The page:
What happens inside it, 2019, Inkjet prints, four pack of Tennents lager, chipboard pallet, stone, ductwork, steel mesh, vinyl flooring, acetate, steel framing studs, picture frames, custom bound books

This space is an amalgam of spaces I visited and lived in while in Scotland, including two bothies in Cairngorms National Park and my flat in Dundee. The space is meant to investigate the notion of intentionality within the built environment, as well as ideas of repurposing, reuse, and self-building. The windows plastered on the walls look out onto a picturesque vista with a house nestled deep in the valley, but they all show the same image, the house cut away to leave the land empty. They act like ganged up concert posters, advertising the idea of being out “there” on your own. The pervasive presence of capitalistic objects used either to perform some function (beer can stove) or to stand in for the “pure” thing which cannot be replicated in the gallery (wood patterned plastic flooring) counters this temping and woefully ignorant narrative of heroic separation. Even when you are “out there”, there is no escaping the presence of humanity. You don’t even have to look very closely, most of the time, to find ruins, trails, cairns. It is a dangerously intoxicating thing to feel apart from and unreliant on society. The feeling can trap you and reel you in to your own ego quickly and silently.


Evergreen, 2019, salvaged Christmas trees, steel, cable, sprayable rubber, video

Walking through New York City on December 26th is a funny experience. Heaps of Christmas trees are piled on every street, the detritus of houses ready to move on from the holiday. I couldn’t stop thinking about the life cycle of these trees, grown for years to be cut down and decorated for a few days, before being unceremoniously discarded. When I got home, I started visiting the local dump and taking home old Christmas trees. I wanted to memorialize the triviality of their existence and disposal. I recorded myself carefully removing each of their limbs one by one, a sort of surgical dance which started out with the tree dwarfing me, but ended with just an thin, bare trunk in my hands. Then I covered the trunks with black rubber in a (futile) attempt to seal up the trunks, and hung them from a steel support. Now the trunks hang like so many sides of beef jerky, waiting for someone to notice them.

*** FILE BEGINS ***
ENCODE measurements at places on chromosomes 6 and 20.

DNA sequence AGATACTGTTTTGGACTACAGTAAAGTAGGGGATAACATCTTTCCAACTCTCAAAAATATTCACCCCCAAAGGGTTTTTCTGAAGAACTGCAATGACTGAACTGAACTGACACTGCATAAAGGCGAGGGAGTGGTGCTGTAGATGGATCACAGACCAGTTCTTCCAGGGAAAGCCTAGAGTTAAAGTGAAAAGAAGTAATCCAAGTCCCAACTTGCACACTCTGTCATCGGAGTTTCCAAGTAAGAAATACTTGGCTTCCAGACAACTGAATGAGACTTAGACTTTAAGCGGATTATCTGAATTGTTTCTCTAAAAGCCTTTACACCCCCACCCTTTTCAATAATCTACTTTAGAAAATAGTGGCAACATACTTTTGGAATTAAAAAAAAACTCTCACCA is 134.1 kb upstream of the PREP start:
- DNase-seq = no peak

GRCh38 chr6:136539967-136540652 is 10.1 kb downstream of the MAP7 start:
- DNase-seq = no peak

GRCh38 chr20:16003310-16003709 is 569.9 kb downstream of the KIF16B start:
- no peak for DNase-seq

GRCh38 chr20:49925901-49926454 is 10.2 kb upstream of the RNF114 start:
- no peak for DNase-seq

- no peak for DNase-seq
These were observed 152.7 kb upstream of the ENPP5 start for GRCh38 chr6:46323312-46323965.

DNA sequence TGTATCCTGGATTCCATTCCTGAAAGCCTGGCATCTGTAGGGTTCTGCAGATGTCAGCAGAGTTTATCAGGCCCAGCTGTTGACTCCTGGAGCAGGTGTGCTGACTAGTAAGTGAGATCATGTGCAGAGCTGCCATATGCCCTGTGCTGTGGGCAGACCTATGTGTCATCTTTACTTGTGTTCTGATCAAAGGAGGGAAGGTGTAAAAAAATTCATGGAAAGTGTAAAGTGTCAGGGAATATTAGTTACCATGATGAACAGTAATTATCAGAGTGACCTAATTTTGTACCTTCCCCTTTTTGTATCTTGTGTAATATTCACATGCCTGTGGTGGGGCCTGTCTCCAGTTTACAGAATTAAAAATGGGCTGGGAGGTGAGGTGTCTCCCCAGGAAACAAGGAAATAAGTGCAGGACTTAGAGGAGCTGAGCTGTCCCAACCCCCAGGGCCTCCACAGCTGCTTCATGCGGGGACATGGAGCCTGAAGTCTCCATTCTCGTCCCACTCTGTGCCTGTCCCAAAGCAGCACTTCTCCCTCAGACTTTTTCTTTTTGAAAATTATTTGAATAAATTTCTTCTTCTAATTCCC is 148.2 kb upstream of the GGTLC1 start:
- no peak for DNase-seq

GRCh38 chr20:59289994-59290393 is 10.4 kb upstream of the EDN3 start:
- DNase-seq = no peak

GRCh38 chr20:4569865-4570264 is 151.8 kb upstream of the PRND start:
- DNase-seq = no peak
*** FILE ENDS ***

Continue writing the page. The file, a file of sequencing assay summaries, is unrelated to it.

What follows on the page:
Place(holder), 2019, Concrete, ash, roofing cement

In Place(holder), three dead ash trunks have been embedded in a concrete form similar to a jersey wall. It is a tomb, a fence, a weight, a potted plant. I covered the top of the concrete and the bases of the trees in roofing cement as if they were part of a structure that needed to be secured and waterproofed. The piece can only be moved with a pallet jack or forklift.


Message Box, 2019, plywood, paint, school desk legs, existing landline phone

While poking around some empty rooms at my school, I found a landline that was still active in an office that hadn’t been used in years. The phone couldn’t call out without a code, which I didn’t have, but it could be reached by the number written on the side of the box. So, I created a container for the phone to no one, and pulled it out into the hallway to advertise it’s presence. Still connected to it’s outlet, the phone can be called at the number below. Maybe someone will answer.



Five and a half minutes, 2019, Pine drywall studs, steel drywall studs, drywall, hickory, pine, butternut, shelf brackets, window, paint

In Five and a half minutes, the layers of an imaginary amalgamated building are smashed together, stacked up on top of each other. Multiple thresholds and windows are lost within the mass of wall. I’m trying to capture the feeling of an old building that is continually being updated, built out, compressed, reinvented and simultaneously forgotten. Five and a half minutes refers to Mark Z Danielewski’s book House of Leaves, in which the phrase is used to describe an infinite hallway within a finite house.